The Cruzification of the border crisis legislation debate is nearly complete.
"Cruzification" is what happens when the House Republican leadership is prepared to make a relatively realistic opening offer to counter a Senate Democratic proposal, but then Sen. Ted Cruz (you guessed it!) perambulates over to the House side and demands that conservatives there rise up in defiance. Conference support for the opening offer collapses, the leadership is forced to introduce a more right-wing version, and stalemate endures. Most of the country ends up hating Ted Cruz, but his standing among far-right conservatives only increases.
The most famous example of Cruzification came during the shutdown debate last September. John Boehner and Eric Cantor were prepared to introduce a continuing resolution to fund the government through December. It included a provision to defund the Affordable Care Act, but was structured in a way that would have allowed Senate Democrats to strip that provision, pass the rest of the bill, and send it to the White House. Ted Cruz and his emissaries warned House conservatives of the ploy, support collapsed, and the bill was pulled. After that, Boehner was forced to go along with conservatives' plan to hold a firm defund-Obamacare line, and a government shutdown ensued.
Ted Cruz also snaked his way into the House GOP's psyche earlier this year after the House Republican leadership introduced its "principles" as an opening volley in the chamber's comprehensive immigration reform debate. Boehner introduced the principles at a retreat in late January, and initially, the plan had some support among House Republicans. Until Ted Cruz began blasting it.
House Republicans who supported the "principles" of immigration reform floated by Speaker John Boehner, R-Ohio, late last month grumbled Tuesday that the plan was dead on arrival because Cruz blasted it as "amnesty," spurring a blizzard of negative phone calls to House Republicans.
"After that it was 'We'll get back to you on immigration reform,' " said one Republican congressman who declined to be identified. [...]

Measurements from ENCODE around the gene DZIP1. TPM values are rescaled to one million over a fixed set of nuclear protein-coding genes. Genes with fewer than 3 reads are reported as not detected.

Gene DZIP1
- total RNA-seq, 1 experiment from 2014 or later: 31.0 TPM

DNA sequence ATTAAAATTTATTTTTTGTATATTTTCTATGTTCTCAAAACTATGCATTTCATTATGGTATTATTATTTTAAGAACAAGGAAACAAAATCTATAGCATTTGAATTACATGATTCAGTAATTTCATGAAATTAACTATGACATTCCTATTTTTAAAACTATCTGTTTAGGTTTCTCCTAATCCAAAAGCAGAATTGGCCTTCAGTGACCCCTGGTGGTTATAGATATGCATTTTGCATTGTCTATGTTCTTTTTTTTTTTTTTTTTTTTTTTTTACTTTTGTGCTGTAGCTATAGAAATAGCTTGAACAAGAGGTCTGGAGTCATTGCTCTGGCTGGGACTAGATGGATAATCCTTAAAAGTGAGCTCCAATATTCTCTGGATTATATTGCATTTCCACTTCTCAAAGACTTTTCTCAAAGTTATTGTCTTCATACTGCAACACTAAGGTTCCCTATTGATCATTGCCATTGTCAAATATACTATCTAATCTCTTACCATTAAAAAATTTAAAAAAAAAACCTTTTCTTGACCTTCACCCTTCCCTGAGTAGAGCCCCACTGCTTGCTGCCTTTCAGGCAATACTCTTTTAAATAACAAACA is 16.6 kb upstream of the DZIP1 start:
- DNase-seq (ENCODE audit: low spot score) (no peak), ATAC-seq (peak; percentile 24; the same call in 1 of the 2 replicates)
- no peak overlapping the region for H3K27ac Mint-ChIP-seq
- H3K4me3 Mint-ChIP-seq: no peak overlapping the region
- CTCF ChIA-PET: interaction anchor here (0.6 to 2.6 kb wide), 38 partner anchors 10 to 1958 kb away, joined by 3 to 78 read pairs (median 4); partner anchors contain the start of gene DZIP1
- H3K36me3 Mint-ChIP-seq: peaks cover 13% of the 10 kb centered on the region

Privately, some Republicans decried Cruz's indirect intervention in House deliberations with what they viewed as ill-timed remarks that provoked the telephone calling barrage.
Any hopes for immigration reform legislation coming out of the House essentially died as soon as Ted Cruz and Co. made the principles taboo. Indeed, it was Eric Cantor's support for those principles that seeded the fatal anti-immigration reform backlash against the House majority leader.
Which brings us to yesterday's action. A House working group led by Rep. Kay Granger unveiled its legislation to address the border crisis, with only a week-and-a-half left to get something done before Congress adjourns for the August recess. The bill only allots $1.5 billion in spending to address the issue -- well below President Obama's asking price and Senate Democrats' $2.7 billion proposal -- but hey, it's a marker from which to begin negotiations.
But guess who was holding court with House conservatives just an hour before the unveiling, over a Chick-fil-A breakfast?
Cruz was "urging House Republicans to reject legislation addressing the border crisis, arguing that passing a bill through the lower chamber would play into the hands of Senate Democrats," according to The Hill. His argument was that once the House passed a version of the Granger bill, "Senate Democrats were likely to gut it and use it as a vehicle to pass other immigration legislation." Rep. Steve King backed Cruz up, explaining that conservatives like Cruz are "well aware of what happens if you send something over to the Senate and Gang of Eight language gets attached to it." As in, don't let the Senate corner the House into bringing up a vote that might include "amnesty." This is slightly paranoid.
Cruz offered an alternative. He "touted his immigration bill that would defund Obama’s efforts to defer deportations of illegal immigrants who came to the country at a young age. That legislation, Cruz said, is the only answer to the border crisis."
If Cruz has his way, the House leadership will soon find itself lacking the votes to pass a negotiable Granger framework and will be forced to take up Cruz's more conservative plan to only pass legislation defunding DACA. Then you'd have a stalemate. Democrats would be able to credibly blame Republicans for the legislative failure by pursuing an extreme solution with zero bipartisan support. The White House would find itself out of a tough political spot regarding changes to the 2008 law granting extra protections to Central American child migrants, over which its messaging has been at odds with that of congressional Democrats. Ted Cruz would once again be the face of the Republican Party -- something that's great for Ted Cruz, and Ted Cruz alone.